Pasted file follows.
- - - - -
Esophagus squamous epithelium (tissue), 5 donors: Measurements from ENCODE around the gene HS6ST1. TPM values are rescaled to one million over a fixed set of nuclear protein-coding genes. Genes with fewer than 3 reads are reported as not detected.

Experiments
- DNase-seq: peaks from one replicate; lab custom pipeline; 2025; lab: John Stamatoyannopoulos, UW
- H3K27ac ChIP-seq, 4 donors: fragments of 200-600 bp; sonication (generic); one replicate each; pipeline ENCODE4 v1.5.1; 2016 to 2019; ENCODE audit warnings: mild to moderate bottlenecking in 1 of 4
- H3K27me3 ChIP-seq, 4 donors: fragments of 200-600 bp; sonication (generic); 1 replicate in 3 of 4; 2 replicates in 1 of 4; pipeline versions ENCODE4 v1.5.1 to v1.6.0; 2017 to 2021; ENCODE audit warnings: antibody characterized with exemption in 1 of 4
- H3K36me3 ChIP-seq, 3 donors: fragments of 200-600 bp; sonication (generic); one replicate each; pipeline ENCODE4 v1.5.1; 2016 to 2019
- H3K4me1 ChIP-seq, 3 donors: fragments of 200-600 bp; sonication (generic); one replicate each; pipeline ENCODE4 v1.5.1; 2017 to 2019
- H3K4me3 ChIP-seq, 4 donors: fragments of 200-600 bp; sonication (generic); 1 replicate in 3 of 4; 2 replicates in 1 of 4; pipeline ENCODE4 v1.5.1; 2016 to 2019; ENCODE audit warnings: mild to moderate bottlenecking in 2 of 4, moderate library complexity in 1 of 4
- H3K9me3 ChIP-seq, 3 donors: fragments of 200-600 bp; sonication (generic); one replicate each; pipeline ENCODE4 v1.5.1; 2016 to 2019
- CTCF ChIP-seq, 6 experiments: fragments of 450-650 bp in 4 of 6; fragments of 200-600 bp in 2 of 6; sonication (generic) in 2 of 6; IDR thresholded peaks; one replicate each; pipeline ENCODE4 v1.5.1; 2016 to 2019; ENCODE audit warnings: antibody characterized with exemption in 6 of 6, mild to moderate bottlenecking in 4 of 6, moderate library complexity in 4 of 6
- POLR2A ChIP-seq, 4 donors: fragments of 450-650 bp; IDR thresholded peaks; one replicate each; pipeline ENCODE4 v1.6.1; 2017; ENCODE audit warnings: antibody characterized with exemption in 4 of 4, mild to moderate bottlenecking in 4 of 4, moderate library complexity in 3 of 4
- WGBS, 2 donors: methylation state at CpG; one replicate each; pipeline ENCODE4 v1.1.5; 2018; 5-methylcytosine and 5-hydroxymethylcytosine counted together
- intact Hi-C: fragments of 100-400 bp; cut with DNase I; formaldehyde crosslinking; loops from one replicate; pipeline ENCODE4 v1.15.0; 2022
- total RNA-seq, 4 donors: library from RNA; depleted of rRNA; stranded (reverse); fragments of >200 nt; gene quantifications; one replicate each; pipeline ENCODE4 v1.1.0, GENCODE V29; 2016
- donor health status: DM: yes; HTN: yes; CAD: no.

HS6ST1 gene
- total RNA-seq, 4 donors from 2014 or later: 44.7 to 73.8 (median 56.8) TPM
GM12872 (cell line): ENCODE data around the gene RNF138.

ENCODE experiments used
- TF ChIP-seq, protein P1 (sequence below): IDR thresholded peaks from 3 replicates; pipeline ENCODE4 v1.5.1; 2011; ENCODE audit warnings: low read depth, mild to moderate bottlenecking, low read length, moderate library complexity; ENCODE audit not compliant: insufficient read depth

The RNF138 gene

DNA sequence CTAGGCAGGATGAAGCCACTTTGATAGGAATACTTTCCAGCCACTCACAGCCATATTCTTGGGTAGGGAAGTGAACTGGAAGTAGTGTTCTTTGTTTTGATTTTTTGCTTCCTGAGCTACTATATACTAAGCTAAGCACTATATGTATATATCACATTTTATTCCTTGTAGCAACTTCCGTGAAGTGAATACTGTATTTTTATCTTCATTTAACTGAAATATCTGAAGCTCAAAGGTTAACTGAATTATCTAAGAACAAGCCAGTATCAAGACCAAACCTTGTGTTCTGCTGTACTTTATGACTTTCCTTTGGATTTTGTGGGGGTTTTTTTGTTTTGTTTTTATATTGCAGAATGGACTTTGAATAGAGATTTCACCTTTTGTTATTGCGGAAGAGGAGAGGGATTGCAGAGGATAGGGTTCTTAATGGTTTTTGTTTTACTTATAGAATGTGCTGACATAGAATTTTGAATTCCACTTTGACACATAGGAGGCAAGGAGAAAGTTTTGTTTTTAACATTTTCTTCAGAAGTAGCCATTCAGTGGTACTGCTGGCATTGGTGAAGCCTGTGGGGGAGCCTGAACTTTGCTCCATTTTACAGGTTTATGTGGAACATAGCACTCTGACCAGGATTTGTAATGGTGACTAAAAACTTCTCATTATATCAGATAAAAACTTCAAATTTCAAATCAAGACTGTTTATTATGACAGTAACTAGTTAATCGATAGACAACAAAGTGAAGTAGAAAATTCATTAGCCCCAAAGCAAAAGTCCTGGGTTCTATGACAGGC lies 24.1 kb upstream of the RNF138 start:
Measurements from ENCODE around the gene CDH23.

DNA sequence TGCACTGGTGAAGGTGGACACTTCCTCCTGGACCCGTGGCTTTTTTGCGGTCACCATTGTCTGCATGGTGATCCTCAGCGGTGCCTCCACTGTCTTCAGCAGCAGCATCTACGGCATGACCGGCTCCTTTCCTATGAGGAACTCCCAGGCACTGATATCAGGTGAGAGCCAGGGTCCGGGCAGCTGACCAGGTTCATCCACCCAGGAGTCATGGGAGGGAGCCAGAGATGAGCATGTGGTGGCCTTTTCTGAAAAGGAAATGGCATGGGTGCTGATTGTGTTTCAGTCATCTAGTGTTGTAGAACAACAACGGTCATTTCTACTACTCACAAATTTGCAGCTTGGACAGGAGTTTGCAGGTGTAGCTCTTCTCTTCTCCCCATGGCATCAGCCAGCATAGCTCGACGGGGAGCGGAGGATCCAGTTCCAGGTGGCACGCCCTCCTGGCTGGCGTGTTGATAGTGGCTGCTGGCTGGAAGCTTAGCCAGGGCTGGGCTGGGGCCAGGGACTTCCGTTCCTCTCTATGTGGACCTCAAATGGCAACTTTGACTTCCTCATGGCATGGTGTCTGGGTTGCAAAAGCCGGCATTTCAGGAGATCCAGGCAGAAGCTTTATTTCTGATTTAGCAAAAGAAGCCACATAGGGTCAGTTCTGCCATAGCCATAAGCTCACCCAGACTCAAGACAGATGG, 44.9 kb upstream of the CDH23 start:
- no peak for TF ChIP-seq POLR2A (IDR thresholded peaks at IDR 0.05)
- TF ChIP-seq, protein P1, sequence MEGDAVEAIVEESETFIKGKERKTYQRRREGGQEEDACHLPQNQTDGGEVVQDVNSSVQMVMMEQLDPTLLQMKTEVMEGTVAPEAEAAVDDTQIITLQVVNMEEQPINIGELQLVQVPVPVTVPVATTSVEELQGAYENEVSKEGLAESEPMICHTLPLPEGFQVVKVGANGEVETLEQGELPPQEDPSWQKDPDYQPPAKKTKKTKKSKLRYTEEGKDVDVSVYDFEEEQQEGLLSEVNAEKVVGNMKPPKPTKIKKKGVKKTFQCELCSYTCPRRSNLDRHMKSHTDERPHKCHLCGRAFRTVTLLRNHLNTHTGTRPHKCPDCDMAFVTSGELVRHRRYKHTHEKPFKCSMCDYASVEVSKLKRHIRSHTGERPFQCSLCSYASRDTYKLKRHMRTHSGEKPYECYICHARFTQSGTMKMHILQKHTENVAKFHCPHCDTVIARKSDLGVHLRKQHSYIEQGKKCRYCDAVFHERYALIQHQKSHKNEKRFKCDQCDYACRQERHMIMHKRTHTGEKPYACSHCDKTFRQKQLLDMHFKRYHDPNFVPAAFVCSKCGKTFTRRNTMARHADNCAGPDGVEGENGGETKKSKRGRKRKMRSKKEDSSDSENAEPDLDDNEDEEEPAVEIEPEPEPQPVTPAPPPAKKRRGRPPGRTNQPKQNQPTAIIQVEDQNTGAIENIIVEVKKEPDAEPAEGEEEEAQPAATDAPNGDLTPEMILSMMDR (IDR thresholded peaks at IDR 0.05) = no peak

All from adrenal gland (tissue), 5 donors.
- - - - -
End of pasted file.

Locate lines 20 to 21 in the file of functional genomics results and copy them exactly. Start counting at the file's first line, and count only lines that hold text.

- TF ChIP-seq, protein P1 (sequence below): IDR thresholded peaks from 3 replicates; pipeline ENCODE4 v1.5.1; 2011; ENCODE audit warnings: low read depth, mild to moderate bottlenecking, low read length, moderate library complexity; ENCODE audit not compliant: insufficient read depth

The RNF138 gene